Surprise! British retail sales surge in December
British retail sales came in way above expectations in December, official data showed on Friday, with strong growth at smaller stores resulting in the largest annual rise since 2004.
Retail sales volumes rose by 2.6 percent on the month, according to figures released by the U.K.'s Office for National Statistics (ONS) — the largest increase since February 2010. Economists had expected a 0.4 percent monthly rise, following an increase of 0.3 percent in November.
On the year, meanwhile, retail sales expanded by 5.3 percent -- significantly higher than the 2.6 percent hike forecast by economists.
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Small retailers fared much better than larger stores, with sales 8.1 percent higher at small shops in December compared with the same month in 2012. By contrast, sales rose by 2.6 percent at large retailers.
Howard Archer, chief U.K. and European economist at IHS Global Insight, said the data indicated that consumers had postponed their spending to cash in on last-minute deals.
"The surge in retail sales in December following a muted overall performance in November and October indicates that consumers left much of their Christmas spending late in the hope of getting better late deals from retailers," he said in a note.
"It also implies that spending was strong at the start of the clearance sales as squeezed consumers looked to take advantage of genuine bargains."
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The data will further boost expectations that Britain will post strong gross domestic product (GDP) growth in the fourth quarter of last year, amid increasing hopes of a sustained economic recovery in the country. The data is due to be released on January 27.
"December's strong retail sales performance provides a major boost to hopes that GDP growth in the fourth quarter of 2013 remained up around the 0.8 percent quarter-on-quarter rate achieved in both the third and second quarters," Archer added.
The U.K.'s third-quarter GDP expansion of 0.8 percent marked its fastest growth since 2010.
Meanwhile, unemployment in Britain fell faster than expected in the three months to October. The headline rate fell to 7.4 percent – its lowest level in four and a half years – and employment rose by 250,000 to a new record high of 30.086 million.
But despite this improving economic picture, Friday's retail sales data were particularly surprising given the number of large U.K. retailers that had reported weak sales for the festive trading period, as heavy discounting and subdued consumer spending took their toll.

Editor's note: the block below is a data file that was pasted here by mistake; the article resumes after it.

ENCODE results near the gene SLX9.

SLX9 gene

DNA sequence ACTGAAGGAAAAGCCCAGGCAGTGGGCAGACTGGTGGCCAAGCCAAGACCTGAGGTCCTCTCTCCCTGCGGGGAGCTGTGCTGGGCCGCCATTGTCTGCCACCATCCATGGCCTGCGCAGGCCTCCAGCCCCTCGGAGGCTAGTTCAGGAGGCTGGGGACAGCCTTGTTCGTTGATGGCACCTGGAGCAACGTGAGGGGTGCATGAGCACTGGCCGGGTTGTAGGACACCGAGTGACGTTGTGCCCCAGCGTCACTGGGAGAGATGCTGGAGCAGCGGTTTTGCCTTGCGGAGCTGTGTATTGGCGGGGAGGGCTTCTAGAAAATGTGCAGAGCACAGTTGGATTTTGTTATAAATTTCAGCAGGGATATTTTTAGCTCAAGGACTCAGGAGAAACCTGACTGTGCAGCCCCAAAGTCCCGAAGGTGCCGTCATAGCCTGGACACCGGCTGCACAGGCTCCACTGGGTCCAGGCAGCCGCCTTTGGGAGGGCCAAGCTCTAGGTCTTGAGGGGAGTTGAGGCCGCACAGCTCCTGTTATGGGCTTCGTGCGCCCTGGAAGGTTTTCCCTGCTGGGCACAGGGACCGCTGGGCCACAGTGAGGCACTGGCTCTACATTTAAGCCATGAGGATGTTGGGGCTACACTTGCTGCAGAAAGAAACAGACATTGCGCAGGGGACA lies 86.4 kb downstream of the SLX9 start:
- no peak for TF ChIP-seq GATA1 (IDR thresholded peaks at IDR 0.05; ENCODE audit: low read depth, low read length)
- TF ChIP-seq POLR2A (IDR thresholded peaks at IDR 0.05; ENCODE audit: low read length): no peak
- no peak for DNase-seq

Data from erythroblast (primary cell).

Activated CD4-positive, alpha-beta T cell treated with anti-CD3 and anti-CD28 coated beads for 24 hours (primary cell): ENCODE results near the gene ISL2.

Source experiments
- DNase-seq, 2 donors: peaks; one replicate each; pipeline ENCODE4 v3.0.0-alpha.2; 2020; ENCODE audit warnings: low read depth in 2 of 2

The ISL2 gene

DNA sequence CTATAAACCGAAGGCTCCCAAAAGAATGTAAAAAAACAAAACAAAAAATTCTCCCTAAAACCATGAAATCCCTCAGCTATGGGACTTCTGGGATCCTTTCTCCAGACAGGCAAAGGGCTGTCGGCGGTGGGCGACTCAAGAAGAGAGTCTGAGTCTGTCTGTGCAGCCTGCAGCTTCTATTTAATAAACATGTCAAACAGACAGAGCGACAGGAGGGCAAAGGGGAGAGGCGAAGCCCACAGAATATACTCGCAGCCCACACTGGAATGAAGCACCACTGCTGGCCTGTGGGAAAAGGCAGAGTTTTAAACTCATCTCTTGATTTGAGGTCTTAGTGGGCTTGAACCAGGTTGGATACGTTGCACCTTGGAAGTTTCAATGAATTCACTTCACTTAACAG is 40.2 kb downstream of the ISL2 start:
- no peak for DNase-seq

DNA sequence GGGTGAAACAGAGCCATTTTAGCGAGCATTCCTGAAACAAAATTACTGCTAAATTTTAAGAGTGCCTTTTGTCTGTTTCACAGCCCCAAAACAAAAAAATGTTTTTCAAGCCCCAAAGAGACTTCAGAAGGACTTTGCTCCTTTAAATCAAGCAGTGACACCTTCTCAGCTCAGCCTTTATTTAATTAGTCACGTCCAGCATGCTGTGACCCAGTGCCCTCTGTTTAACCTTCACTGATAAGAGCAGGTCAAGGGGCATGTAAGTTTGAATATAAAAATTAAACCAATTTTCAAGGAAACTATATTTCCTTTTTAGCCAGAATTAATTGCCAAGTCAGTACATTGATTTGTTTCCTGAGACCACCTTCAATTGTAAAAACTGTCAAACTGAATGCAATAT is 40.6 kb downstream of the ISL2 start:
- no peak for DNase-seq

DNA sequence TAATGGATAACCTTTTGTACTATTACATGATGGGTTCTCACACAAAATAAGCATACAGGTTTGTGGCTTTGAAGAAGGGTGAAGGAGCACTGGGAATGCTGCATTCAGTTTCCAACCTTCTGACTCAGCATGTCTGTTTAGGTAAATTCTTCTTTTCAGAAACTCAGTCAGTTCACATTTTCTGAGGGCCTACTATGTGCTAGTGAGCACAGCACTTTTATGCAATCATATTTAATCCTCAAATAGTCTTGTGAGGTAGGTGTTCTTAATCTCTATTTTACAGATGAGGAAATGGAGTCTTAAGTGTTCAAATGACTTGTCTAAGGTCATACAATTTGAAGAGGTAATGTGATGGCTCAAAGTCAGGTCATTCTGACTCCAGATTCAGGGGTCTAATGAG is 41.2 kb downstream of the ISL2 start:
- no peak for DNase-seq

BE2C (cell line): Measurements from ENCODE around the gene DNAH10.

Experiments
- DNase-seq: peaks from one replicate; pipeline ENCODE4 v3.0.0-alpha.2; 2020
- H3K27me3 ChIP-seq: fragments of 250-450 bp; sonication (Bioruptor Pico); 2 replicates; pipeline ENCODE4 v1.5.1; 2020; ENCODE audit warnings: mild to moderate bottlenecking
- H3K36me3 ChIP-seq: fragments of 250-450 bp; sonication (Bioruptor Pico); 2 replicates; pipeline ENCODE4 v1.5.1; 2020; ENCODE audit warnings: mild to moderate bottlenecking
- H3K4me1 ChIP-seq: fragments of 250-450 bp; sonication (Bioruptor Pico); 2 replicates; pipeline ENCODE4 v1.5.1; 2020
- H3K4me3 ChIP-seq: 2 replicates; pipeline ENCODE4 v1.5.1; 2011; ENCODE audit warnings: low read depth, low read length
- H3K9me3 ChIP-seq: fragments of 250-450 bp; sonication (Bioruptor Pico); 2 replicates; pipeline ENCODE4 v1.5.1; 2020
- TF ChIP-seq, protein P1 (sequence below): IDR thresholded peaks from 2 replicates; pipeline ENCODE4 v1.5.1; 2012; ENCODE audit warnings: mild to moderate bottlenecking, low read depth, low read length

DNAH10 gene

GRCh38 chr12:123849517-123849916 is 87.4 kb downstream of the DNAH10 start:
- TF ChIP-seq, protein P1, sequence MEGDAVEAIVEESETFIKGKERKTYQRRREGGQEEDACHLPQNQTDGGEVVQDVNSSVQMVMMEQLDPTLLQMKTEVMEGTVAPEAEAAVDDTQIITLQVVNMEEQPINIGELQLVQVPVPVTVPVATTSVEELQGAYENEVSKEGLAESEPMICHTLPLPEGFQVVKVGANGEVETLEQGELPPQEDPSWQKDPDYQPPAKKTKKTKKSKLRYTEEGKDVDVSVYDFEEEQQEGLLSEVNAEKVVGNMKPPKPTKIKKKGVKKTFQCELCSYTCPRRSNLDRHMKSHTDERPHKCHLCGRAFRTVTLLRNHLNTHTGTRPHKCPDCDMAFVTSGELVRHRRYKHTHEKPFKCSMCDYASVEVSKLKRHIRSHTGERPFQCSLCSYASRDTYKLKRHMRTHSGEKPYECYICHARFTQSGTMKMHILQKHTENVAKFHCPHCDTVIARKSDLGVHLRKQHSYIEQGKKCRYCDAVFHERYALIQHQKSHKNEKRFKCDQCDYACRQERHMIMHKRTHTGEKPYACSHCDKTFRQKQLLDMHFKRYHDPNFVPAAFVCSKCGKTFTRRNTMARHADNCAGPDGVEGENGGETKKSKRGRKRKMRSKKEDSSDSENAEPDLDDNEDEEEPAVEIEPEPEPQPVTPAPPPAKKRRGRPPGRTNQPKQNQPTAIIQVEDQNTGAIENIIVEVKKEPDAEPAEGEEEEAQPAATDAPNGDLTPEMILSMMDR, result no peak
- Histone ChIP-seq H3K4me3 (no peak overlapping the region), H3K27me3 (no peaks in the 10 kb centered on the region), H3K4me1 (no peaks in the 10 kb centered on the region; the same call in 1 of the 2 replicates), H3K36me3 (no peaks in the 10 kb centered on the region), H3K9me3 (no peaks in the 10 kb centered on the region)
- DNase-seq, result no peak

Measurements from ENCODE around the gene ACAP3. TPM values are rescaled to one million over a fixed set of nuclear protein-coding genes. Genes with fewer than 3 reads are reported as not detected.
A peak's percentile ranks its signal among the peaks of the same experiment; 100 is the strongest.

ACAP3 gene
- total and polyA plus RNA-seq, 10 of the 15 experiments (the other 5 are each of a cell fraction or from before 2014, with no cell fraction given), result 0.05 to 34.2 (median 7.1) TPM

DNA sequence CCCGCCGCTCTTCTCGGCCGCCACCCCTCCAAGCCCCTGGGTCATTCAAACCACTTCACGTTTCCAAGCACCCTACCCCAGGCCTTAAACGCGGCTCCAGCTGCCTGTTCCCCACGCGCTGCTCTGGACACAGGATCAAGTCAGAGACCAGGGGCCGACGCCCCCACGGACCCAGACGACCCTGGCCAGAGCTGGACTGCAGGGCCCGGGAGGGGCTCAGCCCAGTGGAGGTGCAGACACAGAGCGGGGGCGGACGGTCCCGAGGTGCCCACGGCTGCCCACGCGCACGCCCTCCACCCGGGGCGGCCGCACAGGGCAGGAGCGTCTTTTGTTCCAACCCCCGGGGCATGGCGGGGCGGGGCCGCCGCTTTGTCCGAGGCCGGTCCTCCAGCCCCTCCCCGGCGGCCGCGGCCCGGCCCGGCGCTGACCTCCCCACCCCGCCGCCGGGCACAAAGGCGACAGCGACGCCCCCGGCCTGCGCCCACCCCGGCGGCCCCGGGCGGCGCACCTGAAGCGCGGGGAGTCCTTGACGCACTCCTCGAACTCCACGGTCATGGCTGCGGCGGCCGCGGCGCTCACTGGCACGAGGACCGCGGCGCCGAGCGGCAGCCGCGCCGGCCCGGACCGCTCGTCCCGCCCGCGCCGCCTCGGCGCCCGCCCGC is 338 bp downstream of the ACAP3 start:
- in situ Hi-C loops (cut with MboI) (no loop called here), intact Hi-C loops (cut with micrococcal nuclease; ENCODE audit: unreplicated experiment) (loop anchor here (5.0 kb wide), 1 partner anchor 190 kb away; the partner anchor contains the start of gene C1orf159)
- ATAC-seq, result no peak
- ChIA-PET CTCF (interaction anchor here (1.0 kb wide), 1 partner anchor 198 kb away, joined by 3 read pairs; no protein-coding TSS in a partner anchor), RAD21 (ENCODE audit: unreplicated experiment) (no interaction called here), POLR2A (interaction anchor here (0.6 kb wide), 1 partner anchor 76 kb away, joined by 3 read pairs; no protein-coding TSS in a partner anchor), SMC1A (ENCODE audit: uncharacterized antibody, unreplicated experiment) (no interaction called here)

EY ITEM Club's Senior Economic Adviser Andrew Goodwin said he was "extremely skeptical" about the retail figures.
"This is a massive upside surprise which really stretches credibility to the maximum," he said in a note.
"If (the figures) are not revised then the chances are there will be a large fall in January. The numbers simply do not tally with what we have been hearing from companies over the last week. In particular, department stores and food retailers who, with few exceptions, have reported weak trading during the festive period."
Clothes and food chain Marks & Spencer, for instance, reported its 10th consecutive quarter of falling clothing sales, although its food business, which represents over half of group sales, performed better than analysts expected.
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Meanwhile Tesco, the world's third-largest supermarket group by sales, said like-for-like sales excluding fuel in the U.K. fell 2.4 percent in the six weeks to January 4. And at WM Morrison, like-for-like sales excluding fuel dropped 5.6 percent in the six weeks to January 5.
It also contrasted with figures released by the British Retail Consortium (BRC) last week, which said December retail sales in the U.K. were up just 1.8 percent from December 2012. The BRC's report is largely based on sales in larger stores.
Earlier this week, financial research firm Markit revealed that retail stocks in the U.K. had seen a spike in short-selling since the start of the year, as investors bet against some of the biggest names on main street. Short-selling is an investment tactic where a speculator borrows a financial instrument, such as a stock, and sells it in the hope of buying it back later at a lower price, thereby making a profit.